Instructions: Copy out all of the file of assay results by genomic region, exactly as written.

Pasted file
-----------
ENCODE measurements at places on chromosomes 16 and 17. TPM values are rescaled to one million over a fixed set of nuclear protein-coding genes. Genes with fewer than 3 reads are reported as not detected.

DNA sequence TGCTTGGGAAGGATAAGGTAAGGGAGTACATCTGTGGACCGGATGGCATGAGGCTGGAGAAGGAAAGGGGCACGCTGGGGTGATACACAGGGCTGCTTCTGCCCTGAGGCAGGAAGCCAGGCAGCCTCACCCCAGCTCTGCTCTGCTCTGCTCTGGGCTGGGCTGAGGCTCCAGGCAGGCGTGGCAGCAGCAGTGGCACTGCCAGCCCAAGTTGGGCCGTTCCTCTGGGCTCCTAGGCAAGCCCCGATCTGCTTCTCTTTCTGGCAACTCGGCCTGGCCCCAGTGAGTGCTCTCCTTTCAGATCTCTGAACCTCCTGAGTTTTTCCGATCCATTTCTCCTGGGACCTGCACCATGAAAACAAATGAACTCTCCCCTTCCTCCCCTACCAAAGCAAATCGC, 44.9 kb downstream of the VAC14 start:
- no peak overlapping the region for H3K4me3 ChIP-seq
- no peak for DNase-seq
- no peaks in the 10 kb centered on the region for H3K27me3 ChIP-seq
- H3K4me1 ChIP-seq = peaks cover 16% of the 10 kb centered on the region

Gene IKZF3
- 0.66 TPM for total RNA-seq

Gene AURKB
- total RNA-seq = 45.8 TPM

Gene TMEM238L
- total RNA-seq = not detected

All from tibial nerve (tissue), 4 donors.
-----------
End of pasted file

ENCODE measurements at places on chromosomes 16 and 17. TPM values are rescaled to one million over a fixed set of nuclear protein-coding genes. Genes with fewer than 3 reads are reported as not detected.

DNA sequence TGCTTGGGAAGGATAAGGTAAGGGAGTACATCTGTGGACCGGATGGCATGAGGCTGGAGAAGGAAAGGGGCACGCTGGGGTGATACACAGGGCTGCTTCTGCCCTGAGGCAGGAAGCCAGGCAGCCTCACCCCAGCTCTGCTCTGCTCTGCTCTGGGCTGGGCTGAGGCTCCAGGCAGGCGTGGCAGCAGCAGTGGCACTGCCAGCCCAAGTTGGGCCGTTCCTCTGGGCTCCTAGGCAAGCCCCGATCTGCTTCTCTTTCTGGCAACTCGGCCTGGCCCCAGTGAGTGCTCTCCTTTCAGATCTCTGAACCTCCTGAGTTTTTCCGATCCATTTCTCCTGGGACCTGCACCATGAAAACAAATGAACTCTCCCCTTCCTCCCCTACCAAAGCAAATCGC, 44.9 kb downstream of the VAC14 start:
- no peak overlapping the region for H3K4me3 ChIP-seq
- no peak for DNase-seq
- no peaks in the 10 kb centered on the region for H3K27me3 ChIP-seq
- H3K4me1 ChIP-seq = peaks cover 16% of the 10 kb centered on the region

Gene IKZF3
- 0.66 TPM for total RNA-seq

Gene AURKB
- total RNA-seq = 45.8 TPM

Gene TMEM238L
- total RNA-seq = not detected

All from tibial nerve (tissue), 4 donors.